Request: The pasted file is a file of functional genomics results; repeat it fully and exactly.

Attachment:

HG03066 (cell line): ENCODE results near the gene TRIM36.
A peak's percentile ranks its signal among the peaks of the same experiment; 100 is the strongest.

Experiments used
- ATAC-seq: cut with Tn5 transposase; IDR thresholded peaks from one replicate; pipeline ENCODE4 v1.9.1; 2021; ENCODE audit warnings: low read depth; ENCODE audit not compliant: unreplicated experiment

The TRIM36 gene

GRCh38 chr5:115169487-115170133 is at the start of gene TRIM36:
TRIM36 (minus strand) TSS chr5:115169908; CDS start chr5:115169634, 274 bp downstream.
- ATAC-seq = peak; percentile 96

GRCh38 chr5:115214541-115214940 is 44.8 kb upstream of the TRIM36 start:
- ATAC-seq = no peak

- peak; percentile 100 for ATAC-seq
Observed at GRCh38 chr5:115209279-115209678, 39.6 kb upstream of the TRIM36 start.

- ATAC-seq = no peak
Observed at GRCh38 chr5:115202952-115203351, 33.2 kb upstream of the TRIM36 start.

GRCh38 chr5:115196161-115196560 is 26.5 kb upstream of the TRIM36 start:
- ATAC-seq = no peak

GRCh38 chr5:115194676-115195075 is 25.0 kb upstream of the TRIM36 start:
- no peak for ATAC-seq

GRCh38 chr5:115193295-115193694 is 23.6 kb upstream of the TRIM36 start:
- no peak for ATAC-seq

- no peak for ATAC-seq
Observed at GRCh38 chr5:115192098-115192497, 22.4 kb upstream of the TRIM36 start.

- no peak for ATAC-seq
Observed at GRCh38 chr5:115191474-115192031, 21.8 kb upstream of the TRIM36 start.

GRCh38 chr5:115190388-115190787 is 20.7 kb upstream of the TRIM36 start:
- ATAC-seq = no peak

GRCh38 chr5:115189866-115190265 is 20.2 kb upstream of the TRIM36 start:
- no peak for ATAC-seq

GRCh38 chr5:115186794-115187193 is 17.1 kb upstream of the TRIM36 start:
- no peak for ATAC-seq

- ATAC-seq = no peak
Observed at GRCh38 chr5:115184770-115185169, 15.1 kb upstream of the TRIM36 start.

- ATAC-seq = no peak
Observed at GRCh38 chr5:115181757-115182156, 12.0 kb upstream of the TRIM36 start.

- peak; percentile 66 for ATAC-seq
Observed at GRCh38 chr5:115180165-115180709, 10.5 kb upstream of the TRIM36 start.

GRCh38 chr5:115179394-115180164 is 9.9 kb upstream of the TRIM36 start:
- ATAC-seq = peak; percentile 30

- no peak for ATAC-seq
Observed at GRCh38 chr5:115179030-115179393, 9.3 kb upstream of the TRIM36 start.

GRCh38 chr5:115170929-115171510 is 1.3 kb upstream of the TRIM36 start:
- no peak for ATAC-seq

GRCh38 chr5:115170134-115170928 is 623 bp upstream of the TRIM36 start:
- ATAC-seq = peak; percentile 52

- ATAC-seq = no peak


HG03066 (cell line): ENCODE results near the gene TRIM36.
A peak's percentile ranks its signal among the peaks of the same experiment; 100 is the strongest.

Experiments used
- ATAC-seq: cut with Tn5 transposase; IDR thresholded peaks from one replicate; pipeline ENCODE4 v1.9.1; 2021; ENCODE audit warnings: low read depth; ENCODE audit not compliant: unreplicated experiment

The TRIM36 gene

GRCh38 chr5:115169487-115170133 is at the start of gene TRIM36:
TRIM36 (minus strand) TSS chr5:115169908; CDS start chr5:115169634, 274 bp downstream.
- ATAC-seq = peak; percentile 96

GRCh38 chr5:115214541-115214940 is 44.8 kb upstream of the TRIM36 start:
- ATAC-seq = no peak

- peak; percentile 100 for ATAC-seq
Observed at GRCh38 chr5:115209279-115209678, 39.6 kb upstream of the TRIM36 start.

- ATAC-seq = no peak
Observed at GRCh38 chr5:115202952-115203351, 33.2 kb upstream of the TRIM36 start.

GRCh38 chr5:115196161-115196560 is 26.5 kb upstream of the TRIM36 start:
- ATAC-seq = no peak

GRCh38 chr5:115194676-115195075 is 25.0 kb upstream of the TRIM36 start:
- no peak for ATAC-seq

GRCh38 chr5:115193295-115193694 is 23.6 kb upstream of the TRIM36 start:
- no peak for ATAC-seq

- no peak for ATAC-seq
Observed at GRCh38 chr5:115192098-115192497, 22.4 kb upstream of the TRIM36 start.

- no peak for ATAC-seq
Observed at GRCh38 chr5:115191474-115192031, 21.8 kb upstream of the TRIM36 start.

GRCh38 chr5:115190388-115190787 is 20.7 kb upstream of the TRIM36 start:
- ATAC-seq = no peak

GRCh38 chr5:115189866-115190265 is 20.2 kb upstream of the TRIM36 start:
- no peak for ATAC-seq

GRCh38 chr5:115186794-115187193 is 17.1 kb upstream of the TRIM36 start:
- no peak for ATAC-seq

- ATAC-seq = no peak
Observed at GRCh38 chr5:115184770-115185169, 15.1 kb upstream of the TRIM36 start.

- ATAC-seq = no peak
Observed at GRCh38 chr5:115181757-115182156, 12.0 kb upstream of the TRIM36 start.

- peak; percentile 66 for ATAC-seq
Observed at GRCh38 chr5:115180165-115180709, 10.5 kb upstream of the TRIM36 start.

GRCh38 chr5:115179394-115180164 is 9.9 kb upstream of the TRIM36 start:
- ATAC-seq = peak; percentile 30

- no peak for ATAC-seq
Observed at GRCh38 chr5:115179030-115179393, 9.3 kb upstream of the TRIM36 start.

GRCh38 chr5:115170929-115171510 is 1.3 kb upstream of the TRIM36 start:
- no peak for ATAC-seq

GRCh38 chr5:115170134-115170928 is 623 bp upstream of the TRIM36 start:
- ATAC-seq = peak; percentile 52

- ATAC-seq = no peak